PDA

View Full Version : Neutrinos



GENIUS'02
2002-Jan-02, 10:07 AM
just a quickie, i read in august's issue of discover about a research centre for study of neutrinos. they were planning to create neutrinos from ionised hydrogen atom's or protons. does anyone have any recent information on this. sorry i can't give too much information about the centre as i seem to have misplaced that issue of discover. replies are much apreciated in advance.
thanks.

Hale_Bopp
2002-Jan-03, 01:17 AM
The story you are looking for can be found online at

http://www.discover.com/aug_01/featneutrino.html

Rob

Hale_Bopp
2002-Jan-03, 01:33 AM
I just read the article. I am more familiar with the NuMI (Neutrinos at the Main Injector) at Fermilab. It will use a slightly different approach to the problem, but the idea is similar. Send a neutrino beam to an abandoned mine in Minnesota and look for neutrinos changing flavor. You can see their web page at http://www-numi.fnal.gov:8875/

A couple of weeks ago, I got to see the detector they are standing in front of in the collaboration photo. Impressively large, as most particle physics detectors are.

They are building the experiment right now. Interesting side note : They have to do some blasting for the tunnels. Someone decided that about 10am on September 11th would be a good time to blast. Imagine sitting there watching the WTC collapse, and all of a sudden you hear and explosion and your building shakes!

Rob

ljbrs
2002-Jan-03, 02:01 AM
The main problem was a deficiency in electron neutrinos being recorded as having been produced by the Sun.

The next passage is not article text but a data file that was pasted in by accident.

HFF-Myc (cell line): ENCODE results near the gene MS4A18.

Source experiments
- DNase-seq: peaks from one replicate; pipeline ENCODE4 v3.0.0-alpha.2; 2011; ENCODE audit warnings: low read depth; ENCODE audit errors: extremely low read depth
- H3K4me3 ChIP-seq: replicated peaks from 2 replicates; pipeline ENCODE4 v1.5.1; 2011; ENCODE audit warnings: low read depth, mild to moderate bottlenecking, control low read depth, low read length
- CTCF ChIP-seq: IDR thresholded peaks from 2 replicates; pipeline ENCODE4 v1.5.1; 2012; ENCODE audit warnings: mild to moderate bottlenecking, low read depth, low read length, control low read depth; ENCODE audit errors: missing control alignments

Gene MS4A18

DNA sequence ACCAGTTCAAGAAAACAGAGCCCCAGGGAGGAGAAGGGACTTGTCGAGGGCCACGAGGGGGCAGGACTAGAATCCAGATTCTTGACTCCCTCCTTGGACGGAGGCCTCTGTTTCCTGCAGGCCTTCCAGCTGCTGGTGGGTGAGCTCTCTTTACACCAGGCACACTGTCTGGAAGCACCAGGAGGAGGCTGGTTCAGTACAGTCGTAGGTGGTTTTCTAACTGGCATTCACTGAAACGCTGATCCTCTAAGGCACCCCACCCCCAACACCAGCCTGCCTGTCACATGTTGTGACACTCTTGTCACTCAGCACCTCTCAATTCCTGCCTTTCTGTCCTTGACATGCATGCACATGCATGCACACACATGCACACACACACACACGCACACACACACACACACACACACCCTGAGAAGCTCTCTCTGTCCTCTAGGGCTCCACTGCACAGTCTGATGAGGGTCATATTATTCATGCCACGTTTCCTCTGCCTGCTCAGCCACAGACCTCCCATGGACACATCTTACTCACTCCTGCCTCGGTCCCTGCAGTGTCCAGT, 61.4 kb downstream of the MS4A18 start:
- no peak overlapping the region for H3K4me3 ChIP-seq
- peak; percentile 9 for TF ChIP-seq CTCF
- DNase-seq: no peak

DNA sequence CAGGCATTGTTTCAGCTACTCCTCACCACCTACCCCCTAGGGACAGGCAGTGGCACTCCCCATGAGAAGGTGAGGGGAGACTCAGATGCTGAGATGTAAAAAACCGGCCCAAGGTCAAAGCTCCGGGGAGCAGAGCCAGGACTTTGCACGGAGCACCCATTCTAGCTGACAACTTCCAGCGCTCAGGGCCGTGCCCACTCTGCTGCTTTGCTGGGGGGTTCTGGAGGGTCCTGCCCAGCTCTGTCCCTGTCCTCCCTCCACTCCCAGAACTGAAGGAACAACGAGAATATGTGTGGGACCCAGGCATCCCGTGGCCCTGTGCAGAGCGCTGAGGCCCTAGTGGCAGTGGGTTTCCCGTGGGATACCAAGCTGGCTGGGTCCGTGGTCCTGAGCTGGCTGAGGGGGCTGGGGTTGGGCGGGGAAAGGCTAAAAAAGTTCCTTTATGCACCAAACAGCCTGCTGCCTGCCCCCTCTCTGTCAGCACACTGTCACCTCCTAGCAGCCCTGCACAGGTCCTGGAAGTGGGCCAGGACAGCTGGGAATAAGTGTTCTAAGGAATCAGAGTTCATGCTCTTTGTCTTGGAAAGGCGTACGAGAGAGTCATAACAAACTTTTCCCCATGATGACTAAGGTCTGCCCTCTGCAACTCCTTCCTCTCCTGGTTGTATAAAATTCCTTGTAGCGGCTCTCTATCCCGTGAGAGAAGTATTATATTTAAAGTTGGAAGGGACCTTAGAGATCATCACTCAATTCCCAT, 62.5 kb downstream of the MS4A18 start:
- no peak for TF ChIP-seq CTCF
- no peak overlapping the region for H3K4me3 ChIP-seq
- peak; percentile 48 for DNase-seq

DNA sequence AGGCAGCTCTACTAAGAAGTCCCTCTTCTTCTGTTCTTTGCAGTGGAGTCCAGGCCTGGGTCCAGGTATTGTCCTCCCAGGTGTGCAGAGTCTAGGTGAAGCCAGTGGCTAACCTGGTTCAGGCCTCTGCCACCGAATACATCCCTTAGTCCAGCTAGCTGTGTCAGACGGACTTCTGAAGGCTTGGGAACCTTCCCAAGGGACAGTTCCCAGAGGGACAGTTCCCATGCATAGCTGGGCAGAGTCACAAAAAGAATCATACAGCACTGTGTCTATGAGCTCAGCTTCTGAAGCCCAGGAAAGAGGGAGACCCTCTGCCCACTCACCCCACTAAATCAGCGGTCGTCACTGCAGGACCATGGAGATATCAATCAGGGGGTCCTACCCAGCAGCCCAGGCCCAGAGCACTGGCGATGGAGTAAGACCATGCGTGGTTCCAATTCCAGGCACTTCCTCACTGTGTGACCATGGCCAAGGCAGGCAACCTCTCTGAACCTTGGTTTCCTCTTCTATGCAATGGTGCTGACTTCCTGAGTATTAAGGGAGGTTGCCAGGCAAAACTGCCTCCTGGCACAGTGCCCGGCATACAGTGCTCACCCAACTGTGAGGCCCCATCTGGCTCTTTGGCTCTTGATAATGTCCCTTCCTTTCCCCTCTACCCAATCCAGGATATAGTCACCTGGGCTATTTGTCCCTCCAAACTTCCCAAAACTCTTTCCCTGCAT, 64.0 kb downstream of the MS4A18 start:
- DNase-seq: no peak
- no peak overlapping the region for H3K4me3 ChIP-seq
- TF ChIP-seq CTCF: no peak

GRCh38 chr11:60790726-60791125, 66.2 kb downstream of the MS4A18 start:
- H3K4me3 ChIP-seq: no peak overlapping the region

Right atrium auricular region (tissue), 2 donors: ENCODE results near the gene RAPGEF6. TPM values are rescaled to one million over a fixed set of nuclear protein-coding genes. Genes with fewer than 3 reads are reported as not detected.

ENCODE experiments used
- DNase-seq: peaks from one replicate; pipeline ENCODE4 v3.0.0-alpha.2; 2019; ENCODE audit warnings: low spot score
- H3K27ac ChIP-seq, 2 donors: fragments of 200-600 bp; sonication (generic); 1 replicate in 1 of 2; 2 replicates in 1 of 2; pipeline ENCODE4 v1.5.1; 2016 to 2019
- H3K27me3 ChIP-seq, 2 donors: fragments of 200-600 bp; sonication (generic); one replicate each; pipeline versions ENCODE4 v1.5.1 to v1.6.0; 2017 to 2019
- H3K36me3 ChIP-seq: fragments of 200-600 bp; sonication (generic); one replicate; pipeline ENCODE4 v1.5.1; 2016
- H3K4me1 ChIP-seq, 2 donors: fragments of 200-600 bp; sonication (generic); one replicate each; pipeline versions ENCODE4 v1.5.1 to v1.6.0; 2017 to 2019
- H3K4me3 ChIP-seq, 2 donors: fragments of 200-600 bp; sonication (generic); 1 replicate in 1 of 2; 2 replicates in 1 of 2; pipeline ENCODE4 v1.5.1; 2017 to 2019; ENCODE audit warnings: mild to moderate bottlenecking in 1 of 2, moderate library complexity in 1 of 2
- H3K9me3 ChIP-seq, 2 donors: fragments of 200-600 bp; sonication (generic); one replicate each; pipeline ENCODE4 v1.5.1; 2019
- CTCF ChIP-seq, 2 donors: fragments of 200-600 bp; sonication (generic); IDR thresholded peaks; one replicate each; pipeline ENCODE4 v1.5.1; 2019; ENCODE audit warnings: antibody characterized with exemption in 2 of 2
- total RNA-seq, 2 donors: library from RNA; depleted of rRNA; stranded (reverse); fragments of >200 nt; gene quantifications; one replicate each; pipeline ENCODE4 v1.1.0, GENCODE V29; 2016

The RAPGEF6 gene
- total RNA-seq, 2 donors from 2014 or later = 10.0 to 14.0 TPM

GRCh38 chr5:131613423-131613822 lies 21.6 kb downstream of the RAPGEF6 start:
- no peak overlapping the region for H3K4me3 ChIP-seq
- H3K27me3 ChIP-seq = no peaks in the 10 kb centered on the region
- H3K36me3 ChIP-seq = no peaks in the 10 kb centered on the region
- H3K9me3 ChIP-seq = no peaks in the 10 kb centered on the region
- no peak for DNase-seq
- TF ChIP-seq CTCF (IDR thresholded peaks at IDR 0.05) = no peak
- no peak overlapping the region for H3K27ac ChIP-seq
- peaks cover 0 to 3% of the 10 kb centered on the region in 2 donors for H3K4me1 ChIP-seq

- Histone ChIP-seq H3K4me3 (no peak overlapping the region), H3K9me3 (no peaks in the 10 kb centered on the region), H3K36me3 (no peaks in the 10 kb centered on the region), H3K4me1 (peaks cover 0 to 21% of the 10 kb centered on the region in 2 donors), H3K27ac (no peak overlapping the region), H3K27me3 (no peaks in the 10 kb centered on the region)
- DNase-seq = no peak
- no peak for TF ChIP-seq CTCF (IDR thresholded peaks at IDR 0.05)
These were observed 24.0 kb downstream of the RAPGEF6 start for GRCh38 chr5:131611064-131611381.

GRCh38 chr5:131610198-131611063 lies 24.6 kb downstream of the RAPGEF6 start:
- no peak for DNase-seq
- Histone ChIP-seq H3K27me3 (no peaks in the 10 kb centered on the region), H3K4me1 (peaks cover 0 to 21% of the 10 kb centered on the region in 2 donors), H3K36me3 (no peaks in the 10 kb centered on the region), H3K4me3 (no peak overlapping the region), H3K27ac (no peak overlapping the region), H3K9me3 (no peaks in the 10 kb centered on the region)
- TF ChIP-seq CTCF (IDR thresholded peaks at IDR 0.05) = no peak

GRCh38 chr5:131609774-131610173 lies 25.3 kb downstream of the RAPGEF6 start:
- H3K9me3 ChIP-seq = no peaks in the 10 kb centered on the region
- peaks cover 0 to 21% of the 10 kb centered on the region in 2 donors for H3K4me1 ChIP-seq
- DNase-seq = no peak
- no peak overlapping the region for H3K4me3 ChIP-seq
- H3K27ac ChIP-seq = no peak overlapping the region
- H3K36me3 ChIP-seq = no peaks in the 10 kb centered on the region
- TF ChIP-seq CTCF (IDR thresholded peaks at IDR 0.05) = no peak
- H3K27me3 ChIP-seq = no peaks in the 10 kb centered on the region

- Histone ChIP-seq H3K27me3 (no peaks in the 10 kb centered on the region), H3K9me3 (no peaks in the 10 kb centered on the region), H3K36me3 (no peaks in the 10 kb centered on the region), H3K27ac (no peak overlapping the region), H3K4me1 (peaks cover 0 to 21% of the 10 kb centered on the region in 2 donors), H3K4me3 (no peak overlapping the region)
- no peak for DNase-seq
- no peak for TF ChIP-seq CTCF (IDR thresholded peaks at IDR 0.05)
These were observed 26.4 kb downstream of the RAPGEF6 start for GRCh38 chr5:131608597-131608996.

Neutrinos have already been observed (for a number of years) to have mass (that is, the neutrinos have shown a difference in mass, because of observed oscillation, which meant that at least one "flavor" of neutrino (electron neutrino, muon neutrino, or tau neutrino) has an infinitesimal amount of mass, if not all "flavors" of neutrinos. They had not been able to determine which neutrinos had mass, only that one "flavor" had mass. Recently, at Sudbury in Canada, neutrino scientists have caught up with individual neutrinos. Stay tuned. The neutrino is a very, very tiny particle and very, very difficult to detect.

ljbrs /phpBB/images/smiles/icon_smile.gif /phpBB/images/smiles/icon_wink.gif

ljbrs
2002-Jan-03, 02:06 AM
Hale_Bopp:

Thank you for the excellent information and for the link (which I have saved). I have been watching this development progress for many years and have found neutrino science very exciting.

ljbrs /phpBB/images/smiles/icon_smile.gif /phpBB/images/smiles/icon_smile.gif /phpBB/images/smiles/icon_smile.gif

GENIUS'02
2002-Jan-03, 02:50 PM
Thanks for the information i've been looking for a long time on this topic but never seemed to get any new information but now i have.